THE ARTS

Local Art Seen: Andy Messerschmidt’s Striking Iconography at the DAI

“Enjoyment of the work consists in participation in the creative state of the artist.” — Martin Heidegger on Nietzsche

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The Duluth Depot is probably best known for its train museum, but there’s much more there to see. This past week I stopped in at the Corridor Gallery just outside the Duluth Art Institute offices to see the current display of Andy Messerschmidt’s work reflecting pop culture’s consumption and hoarding of images. It’s quite impressive.

The “Corridor Gallery” is really nothing more than the hallway that leads from the elevator to the board room and the other galleries, but by turning it into exhibit space the DAI gets some extra mileage out of it. There have been some really rewarding exhibitions here despite its limitations. (It’s not an ideal setting for a Motherwell, for example, or Dali’s 15-foot-tall Hallucinogenic Toreador.

The show’s description reads as follows:
Individuals are massing collections of photos online, images representing a life we wish to be living, maintaining facades that can bring personal conflict and stress. His kaleidoscopic realms layer assorted objects with backdrops of wrapping paper, hand drawn mazes and elaborate patterns. Messerschmidt likens the gallery to a temple, reasoning that artwork is elevated simply by appearing in the space. His paintings therefore become the alter, “Shrines to ornamental multiphrenia.”

Messerschmidt operates the Ornamental Hermit Studio in Ely, Minnesota where he creates and displays his artwork. Represented throughout the United States and abroad, he has appeared in multiple solo and group shows, including being awarded first place in the 2012 Arrowhead Regional Biennial. (I knew I’d seen his work somewhere.)

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There’s a measured eccentricity about some of the work. (Example: The witch fingers atop the “Blistering Eyes of Gorgon.”) The titles are also delightfully enigmatic. (Example: “Eyes Are My Mouthpiece.”) Many of the larger pieces have a Rorschach inkblot aspect to the designs, leading one to explore one’s own psychological interpretations of what is there and what is only projected by the darker regions of our subconscious.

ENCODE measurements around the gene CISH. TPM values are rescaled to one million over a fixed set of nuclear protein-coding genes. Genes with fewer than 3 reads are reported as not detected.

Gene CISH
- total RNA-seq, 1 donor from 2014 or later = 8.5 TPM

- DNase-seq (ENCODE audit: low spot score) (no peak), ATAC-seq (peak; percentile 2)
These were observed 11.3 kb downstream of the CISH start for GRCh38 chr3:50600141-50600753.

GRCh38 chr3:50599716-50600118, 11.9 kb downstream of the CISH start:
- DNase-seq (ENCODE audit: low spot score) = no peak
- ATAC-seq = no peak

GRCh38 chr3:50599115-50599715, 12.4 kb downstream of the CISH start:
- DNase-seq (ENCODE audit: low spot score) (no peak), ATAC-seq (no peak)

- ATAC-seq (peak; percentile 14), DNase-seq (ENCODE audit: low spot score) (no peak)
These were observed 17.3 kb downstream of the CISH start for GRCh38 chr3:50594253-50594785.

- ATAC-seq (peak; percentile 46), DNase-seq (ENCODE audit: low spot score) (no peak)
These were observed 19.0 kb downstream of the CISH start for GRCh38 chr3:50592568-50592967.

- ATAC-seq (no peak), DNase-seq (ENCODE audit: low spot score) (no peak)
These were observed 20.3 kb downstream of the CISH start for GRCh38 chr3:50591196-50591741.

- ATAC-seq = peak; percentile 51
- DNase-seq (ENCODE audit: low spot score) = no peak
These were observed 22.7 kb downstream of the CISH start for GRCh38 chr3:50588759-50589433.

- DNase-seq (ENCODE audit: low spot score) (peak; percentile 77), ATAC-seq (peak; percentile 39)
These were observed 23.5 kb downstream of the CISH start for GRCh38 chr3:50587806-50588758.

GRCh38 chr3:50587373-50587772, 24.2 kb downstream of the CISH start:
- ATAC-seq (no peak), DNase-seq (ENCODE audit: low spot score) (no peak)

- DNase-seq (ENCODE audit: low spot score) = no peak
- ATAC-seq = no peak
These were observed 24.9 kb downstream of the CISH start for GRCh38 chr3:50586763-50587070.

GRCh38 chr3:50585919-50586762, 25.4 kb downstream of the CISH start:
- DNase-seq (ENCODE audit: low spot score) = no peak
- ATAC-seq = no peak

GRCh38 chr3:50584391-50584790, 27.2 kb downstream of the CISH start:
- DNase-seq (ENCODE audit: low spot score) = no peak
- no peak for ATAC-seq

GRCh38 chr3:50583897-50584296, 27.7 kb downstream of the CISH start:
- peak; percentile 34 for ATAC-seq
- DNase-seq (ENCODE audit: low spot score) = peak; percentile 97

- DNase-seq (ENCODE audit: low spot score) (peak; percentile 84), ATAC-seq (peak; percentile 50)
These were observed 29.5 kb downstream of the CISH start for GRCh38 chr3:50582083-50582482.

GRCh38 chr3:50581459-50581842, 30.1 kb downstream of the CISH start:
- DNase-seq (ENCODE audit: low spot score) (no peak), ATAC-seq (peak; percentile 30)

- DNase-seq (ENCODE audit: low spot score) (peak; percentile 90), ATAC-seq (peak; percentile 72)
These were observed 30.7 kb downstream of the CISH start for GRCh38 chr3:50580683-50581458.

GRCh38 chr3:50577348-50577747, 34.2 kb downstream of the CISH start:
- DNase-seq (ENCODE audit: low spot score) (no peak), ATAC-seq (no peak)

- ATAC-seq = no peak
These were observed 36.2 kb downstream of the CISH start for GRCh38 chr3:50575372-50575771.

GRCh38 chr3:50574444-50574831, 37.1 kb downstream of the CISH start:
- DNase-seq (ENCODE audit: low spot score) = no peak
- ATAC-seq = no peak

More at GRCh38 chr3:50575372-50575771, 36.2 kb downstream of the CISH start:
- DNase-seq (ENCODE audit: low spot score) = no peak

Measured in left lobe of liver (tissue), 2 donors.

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Fellow artists may want to go simply to see the material he is working on, for ideas regarding new potential surfaces to work with. His larger pieces are assembled on routered medium-density fiberboard (MDF). It provides a substantive surface for the effects he’s creating.

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There are also small 12"x 12" images on paper that are totally diverse, the unifying theme being that each is original and complete in and of itself and nothing like another other than size and surface. It’s impressive how many varieties of creative expression can unfold from one individual mind.

I strongly encourage local art fans to make their way to the DAI sometime in March or April for this and the other shows currently being shown. It’s free, so why not?

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A version of this was originally published yesterday at https://pioneerproductions.blogspot.com.

To see some of my own creative visual expressions visit The Many Faces of Ennyman or my Flickr page featuring 42 paintings and drawings of Bob Dylan. Some can be purchased as Giclee reproductions at CPL Imaging.

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An avid reader who writes about arts, culture, literature & other life obsessions. @ennyman3 Look for my books on Amazon https://tinyurl.com/y3l9sfpj

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